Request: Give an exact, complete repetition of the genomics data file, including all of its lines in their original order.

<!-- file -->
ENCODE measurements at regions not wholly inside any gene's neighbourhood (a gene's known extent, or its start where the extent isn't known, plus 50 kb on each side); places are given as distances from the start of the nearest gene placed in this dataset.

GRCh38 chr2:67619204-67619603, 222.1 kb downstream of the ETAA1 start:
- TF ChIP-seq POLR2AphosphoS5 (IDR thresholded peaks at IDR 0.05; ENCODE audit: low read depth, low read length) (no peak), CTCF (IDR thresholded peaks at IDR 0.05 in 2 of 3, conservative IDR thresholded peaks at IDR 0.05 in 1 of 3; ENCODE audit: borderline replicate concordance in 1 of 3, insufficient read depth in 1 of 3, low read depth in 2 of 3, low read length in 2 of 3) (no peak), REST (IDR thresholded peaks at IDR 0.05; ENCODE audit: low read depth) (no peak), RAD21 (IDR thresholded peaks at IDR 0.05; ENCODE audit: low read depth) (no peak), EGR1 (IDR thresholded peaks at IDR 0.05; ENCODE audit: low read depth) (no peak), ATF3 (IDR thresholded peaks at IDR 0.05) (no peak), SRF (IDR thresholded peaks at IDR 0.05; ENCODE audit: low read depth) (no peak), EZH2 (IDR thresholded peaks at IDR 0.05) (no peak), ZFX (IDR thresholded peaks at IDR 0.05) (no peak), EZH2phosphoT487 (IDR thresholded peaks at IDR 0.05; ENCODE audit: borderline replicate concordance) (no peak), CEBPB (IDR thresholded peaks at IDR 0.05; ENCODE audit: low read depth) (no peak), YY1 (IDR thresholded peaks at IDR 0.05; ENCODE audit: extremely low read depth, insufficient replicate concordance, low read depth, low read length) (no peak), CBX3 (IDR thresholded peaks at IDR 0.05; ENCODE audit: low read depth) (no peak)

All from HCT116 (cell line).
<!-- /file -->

ENCODE measurements at regions not wholly inside any gene's neighbourhood (a gene's known extent, or its start where the extent isn't known, plus 50 kb on each side); places are given as distances from the start of the nearest gene placed in this dataset.

GRCh38 chr2:67619204-67619603, 222.1 kb downstream of the ETAA1 start:
- TF ChIP-seq POLR2AphosphoS5 (IDR thresholded peaks at IDR 0.05; ENCODE audit: low read depth, low read length) (no peak), CTCF (IDR thresholded peaks at IDR 0.05 in 2 of 3, conservative IDR thresholded peaks at IDR 0.05 in 1 of 3; ENCODE audit: borderline replicate concordance in 1 of 3, insufficient read depth in 1 of 3, low read depth in 2 of 3, low read length in 2 of 3) (no peak), REST (IDR thresholded peaks at IDR 0.05; ENCODE audit: low read depth) (no peak), RAD21 (IDR thresholded peaks at IDR 0.05; ENCODE audit: low read depth) (no peak), EGR1 (IDR thresholded peaks at IDR 0.05; ENCODE audit: low read depth) (no peak), ATF3 (IDR thresholded peaks at IDR 0.05) (no peak), SRF (IDR thresholded peaks at IDR 0.05; ENCODE audit: low read depth) (no peak), EZH2 (IDR thresholded peaks at IDR 0.05) (no peak), ZFX (IDR thresholded peaks at IDR 0.05) (no peak), EZH2phosphoT487 (IDR thresholded peaks at IDR 0.05; ENCODE audit: borderline replicate concordance) (no peak), CEBPB (IDR thresholded peaks at IDR 0.05; ENCODE audit: low read depth) (no peak), YY1 (IDR thresholded peaks at IDR 0.05; ENCODE audit: extremely low read depth, insufficient replicate concordance, low read depth, low read length) (no peak), CBX3 (IDR thresholded peaks at IDR 0.05; ENCODE audit: low read depth) (no peak)

All from HCT116 (cell line).